A trip through ‘Oblique Americana’
Genre-bending 77 El Deora parks at Angelica’s tonight
Thursday , Aug .30, 2012 By Samantha Weigel
DAILY JOURNAL CORRESPONDENT
Originally posted in The Daily Journal of San Mateo
The El Deora was a custom aftermarket
variant of the Cadillac
Eldorado in the 1970s. An extravagant
boat of a vehicle, the once-luxurious
land sharks are typically
trashed specimens of patina — a
perfect namesake for the Maurice
Tani’s genre-bending musical representation
of “Oblique Americana.”
Tani, 58, the fuel behind the 77 El
Deora band, draws from this
“hideous Frankenstein of a ride,”
lending itself to everything from
good ol’ honky-tonk rock to poetic
The East Bay and San Francisco
are the band’s usual stomping
grounds, but 77 El Deora will be
making their Peninsula debut at
Angelica’s Bell Theatre tonight in
Tani has played in everything
from a 1960s R&B tribute band to
his current group started in 2004.
Regardless of various definitions,
singing and art are “functions of
tension and release,” Tani said.
Tani has performed throughout the United
States and in other countries. His bandmates
and group names have changed throughout
the years, and he met Jenn Courtney, 44, the
penetrating voice behind the 77 El Deora, during
a brief interlude when the two played in
the band Hillside Wranglers.
In hearing Courtney’s sultry voice, marginally
higher than his own, Tani recognized they
made a commanding duet. In search of artistic
satisfaction, he took his new muse and wrote
about a fictional character now portrayed by
Courtney, Tani said.
Courtney has been singing in rock bands
since the 1980s. Her musical taste is eclectic,
which drew her to the group, she said.
“He and I have an amazing chemistry since
day one, our voices come together really
well,” said Courtney.
The comically witty song “I just dodged a
bullet” from their 2011 CD “The Crown and
the Crow’s Confession,” is a light-hearted
banter full of cheesy breakup lines in which
Tani and Courtney are heard in a humorous
sparring of the sexes, said Tani.
This type of comedy is central to Tani’s professed
“trailer park operetta” fragment of 77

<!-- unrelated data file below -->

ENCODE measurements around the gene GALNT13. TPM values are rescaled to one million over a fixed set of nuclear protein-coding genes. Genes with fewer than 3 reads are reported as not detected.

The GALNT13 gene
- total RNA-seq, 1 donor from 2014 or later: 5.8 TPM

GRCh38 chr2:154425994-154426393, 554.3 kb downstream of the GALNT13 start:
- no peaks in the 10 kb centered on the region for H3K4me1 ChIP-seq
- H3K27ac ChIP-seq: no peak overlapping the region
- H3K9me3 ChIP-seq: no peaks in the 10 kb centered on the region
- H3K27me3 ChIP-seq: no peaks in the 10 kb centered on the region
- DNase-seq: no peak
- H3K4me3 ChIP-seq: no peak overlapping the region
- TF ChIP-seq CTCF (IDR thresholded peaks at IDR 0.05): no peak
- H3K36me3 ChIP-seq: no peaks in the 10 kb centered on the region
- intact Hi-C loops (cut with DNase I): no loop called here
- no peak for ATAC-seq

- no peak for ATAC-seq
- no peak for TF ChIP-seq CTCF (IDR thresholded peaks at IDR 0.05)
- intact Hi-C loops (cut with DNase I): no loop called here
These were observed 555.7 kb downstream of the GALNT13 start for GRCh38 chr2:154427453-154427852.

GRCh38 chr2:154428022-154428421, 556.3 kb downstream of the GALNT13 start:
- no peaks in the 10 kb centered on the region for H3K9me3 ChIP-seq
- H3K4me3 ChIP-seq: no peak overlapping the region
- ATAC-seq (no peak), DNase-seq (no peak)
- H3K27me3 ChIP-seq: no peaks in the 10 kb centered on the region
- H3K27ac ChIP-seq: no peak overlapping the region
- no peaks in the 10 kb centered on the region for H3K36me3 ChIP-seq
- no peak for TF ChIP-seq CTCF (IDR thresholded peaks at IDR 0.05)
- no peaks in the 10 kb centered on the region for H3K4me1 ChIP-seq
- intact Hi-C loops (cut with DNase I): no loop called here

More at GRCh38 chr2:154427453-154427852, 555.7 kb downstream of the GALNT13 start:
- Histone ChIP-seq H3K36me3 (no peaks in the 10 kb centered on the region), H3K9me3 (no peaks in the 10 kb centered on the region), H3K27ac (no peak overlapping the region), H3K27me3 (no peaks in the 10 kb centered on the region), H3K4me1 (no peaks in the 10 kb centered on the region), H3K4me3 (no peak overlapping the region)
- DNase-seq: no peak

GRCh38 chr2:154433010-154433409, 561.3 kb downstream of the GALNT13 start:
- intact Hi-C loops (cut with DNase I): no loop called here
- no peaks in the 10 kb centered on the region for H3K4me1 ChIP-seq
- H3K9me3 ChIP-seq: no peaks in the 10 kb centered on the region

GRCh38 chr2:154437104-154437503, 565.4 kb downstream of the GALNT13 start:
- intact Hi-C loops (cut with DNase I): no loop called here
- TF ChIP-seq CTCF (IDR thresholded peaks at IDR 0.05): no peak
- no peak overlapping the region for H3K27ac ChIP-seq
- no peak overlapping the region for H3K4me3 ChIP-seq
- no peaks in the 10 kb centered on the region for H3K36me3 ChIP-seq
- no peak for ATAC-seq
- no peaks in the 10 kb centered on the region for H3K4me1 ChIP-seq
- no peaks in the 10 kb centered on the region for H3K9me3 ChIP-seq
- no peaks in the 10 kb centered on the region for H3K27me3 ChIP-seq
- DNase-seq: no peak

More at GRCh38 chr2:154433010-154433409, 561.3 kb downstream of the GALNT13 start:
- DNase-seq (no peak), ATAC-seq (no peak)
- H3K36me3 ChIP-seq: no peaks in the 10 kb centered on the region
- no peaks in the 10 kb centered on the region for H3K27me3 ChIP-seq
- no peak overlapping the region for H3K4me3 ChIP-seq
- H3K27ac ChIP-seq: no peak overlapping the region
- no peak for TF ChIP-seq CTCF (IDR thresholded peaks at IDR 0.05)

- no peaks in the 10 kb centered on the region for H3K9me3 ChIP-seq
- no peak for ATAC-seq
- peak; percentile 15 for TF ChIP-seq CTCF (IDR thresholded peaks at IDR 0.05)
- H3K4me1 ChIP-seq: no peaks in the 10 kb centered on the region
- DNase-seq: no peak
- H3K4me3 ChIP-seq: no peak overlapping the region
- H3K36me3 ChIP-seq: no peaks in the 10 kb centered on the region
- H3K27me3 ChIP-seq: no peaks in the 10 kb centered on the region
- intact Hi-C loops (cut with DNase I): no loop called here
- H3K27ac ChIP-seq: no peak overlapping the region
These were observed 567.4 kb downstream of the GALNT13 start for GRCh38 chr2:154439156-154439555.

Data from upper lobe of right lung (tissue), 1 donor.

El Deora’s range. After all, it’s always better
to have people laugh with you, than at you,
Tani said. Still, Tani noted a sincere and
sophisticated meaning in the band’s songs
which explore deeper into base ideas of love
and life, more concerned with, he said,
“human relationships, and what makes those
things kick.” The variant resonance of lyric,
sound and venue lift 77 El Deora to a unique
breed of music. This transformative style
adjusts to their audience.
“Rarely do we get to do a show that is comprehensive
of all the different forms of music
we play,” Tani said.
Tonight’s performance will highlight the
lighter, more sensual style in which Tani
hopes to engage the audience. He likes to create
music “on a level that relates to [listeners].
[I’m] trying to reframe the human experiences
we all have,” he said. In place of a usual fiddle
player, Randy Craig will be on the piano.
“Rocking may occur, but it will be a more
refined rock,” he said.
This Labor Day weekend, the fiddle will be
thrown back into play at El Rio in San
Francisco as 77 El Deora will be playing on,
Tani said, “Full rock band mode, as loud and
as bashy as we can get.”
Regardless of venue and style, the heart
wrenchingly funny country design paired with
lyrical stories remains constant for Tani.
Unlike verses from alternate music genres
where there is little, if no actual story progression,
Tani thrives off what he refers to as a
lyrical song device. Each verse progresses and
tells you a little more about the character.
“Information you couldn’t glean the meaning
of off the bat,” he said. “You have to get
all the way through the song before you can
get to what the writer really meant.”